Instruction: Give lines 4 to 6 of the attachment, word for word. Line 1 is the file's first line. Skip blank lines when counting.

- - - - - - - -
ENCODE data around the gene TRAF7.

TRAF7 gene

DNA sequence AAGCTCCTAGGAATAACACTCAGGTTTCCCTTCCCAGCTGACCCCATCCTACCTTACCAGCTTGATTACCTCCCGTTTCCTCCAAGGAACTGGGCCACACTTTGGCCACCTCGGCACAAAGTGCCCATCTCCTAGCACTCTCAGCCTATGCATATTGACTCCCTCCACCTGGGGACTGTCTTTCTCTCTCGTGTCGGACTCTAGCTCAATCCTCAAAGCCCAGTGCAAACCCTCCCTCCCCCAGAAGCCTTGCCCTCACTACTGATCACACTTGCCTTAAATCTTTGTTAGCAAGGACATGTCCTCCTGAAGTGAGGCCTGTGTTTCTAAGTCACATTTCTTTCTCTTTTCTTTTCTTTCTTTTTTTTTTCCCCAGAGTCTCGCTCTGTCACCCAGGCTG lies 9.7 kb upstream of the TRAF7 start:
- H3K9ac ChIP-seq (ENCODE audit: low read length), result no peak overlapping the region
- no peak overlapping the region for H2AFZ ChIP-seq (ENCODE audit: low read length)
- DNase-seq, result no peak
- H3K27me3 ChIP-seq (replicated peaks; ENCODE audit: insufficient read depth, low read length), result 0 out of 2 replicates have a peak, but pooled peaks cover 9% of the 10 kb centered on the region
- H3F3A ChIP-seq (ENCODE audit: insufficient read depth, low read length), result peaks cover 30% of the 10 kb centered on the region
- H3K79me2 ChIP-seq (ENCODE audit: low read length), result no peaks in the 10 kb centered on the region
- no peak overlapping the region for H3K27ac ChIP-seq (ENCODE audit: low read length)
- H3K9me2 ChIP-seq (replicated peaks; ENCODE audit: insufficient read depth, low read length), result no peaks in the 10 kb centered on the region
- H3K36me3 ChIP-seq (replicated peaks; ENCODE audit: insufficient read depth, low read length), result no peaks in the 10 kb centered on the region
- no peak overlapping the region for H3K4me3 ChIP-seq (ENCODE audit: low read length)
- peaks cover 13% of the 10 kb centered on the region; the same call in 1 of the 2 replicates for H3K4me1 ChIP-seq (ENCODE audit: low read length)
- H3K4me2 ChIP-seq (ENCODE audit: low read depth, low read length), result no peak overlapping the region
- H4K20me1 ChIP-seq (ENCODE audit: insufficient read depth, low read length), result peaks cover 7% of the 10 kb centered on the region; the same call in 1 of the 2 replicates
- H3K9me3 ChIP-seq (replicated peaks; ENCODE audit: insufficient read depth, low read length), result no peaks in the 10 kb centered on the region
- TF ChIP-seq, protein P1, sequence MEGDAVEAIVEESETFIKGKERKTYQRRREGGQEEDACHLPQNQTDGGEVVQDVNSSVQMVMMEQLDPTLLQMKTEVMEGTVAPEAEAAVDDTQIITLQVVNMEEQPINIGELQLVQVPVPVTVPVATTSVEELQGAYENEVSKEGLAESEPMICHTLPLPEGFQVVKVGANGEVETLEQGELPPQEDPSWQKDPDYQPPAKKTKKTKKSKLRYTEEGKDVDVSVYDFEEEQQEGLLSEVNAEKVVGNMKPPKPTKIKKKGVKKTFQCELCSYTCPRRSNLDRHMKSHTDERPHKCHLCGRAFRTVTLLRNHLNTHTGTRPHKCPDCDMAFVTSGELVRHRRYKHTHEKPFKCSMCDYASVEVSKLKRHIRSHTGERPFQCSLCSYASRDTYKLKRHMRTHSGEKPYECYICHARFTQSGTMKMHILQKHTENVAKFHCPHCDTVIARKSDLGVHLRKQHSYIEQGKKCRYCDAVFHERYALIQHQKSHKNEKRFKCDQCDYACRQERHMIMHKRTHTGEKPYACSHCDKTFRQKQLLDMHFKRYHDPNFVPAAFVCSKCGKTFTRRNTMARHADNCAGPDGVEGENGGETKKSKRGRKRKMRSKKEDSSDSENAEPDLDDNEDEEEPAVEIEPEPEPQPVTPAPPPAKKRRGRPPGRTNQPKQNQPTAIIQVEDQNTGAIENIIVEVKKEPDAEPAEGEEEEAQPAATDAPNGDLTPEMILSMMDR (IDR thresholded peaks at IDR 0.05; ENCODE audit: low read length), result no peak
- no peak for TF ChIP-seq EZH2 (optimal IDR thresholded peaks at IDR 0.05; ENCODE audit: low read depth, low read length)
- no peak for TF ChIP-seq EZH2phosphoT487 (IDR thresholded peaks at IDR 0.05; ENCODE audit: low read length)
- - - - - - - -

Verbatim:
- H3K9ac ChIP-seq (ENCODE audit: low read length), result no peak overlapping the region
- no peak overlapping the region for H2AFZ ChIP-seq (ENCODE audit: low read length)
- DNase-seq, result no peak